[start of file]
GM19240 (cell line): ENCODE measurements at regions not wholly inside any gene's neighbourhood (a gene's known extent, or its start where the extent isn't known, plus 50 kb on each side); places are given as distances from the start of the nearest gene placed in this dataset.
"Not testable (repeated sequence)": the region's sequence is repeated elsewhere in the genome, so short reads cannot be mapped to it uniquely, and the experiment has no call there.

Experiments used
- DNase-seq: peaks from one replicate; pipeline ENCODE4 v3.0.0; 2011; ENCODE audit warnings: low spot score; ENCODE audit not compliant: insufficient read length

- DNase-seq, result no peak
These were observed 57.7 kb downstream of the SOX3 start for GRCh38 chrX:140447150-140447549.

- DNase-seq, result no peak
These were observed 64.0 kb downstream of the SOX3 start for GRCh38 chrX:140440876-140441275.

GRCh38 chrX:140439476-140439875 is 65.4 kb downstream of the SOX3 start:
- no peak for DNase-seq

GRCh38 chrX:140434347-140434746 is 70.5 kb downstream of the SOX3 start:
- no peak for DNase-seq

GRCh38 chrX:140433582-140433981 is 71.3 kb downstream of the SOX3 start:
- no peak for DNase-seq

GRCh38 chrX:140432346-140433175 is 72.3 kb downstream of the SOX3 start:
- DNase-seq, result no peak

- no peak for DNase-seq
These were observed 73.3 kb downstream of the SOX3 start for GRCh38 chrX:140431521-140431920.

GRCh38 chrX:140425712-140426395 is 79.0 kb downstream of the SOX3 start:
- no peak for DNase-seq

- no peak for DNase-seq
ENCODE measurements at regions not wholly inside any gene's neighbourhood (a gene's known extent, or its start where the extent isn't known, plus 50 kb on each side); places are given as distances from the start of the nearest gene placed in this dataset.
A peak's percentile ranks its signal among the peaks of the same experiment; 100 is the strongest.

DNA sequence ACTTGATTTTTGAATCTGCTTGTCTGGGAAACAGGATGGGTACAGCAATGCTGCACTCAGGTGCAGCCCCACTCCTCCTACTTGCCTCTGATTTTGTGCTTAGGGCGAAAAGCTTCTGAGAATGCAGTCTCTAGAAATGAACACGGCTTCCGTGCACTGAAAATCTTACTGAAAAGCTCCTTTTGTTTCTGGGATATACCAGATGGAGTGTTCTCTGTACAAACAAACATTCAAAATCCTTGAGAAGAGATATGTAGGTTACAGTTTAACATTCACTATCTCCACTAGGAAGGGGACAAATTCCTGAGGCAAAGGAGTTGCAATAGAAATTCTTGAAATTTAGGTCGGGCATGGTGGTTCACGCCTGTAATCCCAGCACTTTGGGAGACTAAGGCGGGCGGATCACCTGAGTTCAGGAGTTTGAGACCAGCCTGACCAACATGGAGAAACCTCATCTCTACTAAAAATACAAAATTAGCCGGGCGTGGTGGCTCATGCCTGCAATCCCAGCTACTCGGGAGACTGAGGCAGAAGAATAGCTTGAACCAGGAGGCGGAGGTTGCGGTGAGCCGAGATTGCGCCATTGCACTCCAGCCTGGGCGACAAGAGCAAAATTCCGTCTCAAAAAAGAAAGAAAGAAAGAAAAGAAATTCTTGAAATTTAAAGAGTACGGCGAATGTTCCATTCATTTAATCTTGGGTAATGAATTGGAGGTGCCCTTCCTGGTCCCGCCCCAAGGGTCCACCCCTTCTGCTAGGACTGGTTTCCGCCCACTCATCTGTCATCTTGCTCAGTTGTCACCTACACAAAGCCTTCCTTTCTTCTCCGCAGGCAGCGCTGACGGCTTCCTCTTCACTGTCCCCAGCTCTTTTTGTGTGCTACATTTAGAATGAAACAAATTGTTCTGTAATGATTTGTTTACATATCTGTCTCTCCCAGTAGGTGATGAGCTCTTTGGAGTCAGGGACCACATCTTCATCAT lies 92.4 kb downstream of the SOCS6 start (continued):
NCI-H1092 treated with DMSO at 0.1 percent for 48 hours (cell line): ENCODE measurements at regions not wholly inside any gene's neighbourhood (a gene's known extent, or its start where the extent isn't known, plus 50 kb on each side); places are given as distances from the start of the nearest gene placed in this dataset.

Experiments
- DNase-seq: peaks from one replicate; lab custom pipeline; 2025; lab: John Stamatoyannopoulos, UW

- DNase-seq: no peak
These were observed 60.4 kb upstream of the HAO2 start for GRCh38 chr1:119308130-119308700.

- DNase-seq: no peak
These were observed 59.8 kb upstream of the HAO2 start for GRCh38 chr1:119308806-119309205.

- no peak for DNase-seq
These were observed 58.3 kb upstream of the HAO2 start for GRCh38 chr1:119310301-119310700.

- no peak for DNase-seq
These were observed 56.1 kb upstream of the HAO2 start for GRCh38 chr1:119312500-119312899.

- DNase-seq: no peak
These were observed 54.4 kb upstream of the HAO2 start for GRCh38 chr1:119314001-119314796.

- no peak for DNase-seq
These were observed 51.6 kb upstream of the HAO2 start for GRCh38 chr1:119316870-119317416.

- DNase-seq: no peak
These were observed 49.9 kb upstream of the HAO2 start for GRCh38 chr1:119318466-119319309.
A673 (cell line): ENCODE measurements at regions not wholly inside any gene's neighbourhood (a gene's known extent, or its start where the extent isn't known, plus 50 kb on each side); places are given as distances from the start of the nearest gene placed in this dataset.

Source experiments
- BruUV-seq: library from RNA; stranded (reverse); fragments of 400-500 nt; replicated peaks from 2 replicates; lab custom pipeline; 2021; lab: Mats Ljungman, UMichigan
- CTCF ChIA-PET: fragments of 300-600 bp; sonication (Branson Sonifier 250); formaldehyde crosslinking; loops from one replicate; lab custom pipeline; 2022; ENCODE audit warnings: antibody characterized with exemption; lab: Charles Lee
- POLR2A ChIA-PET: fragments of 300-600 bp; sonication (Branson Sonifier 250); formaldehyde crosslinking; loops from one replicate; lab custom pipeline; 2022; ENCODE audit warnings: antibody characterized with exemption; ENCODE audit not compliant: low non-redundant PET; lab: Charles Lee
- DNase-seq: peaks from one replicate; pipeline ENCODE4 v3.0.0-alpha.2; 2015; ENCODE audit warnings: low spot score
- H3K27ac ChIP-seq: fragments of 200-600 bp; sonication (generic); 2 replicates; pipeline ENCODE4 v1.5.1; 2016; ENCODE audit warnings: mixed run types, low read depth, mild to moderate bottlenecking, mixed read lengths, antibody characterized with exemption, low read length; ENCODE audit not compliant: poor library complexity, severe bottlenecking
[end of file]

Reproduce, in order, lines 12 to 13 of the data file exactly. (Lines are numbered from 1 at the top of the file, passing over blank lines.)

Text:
- no peak for DNase-seq

GRCh38 chrX:140433582-140433981 is 71.3 kb downstream of the SOX3 start: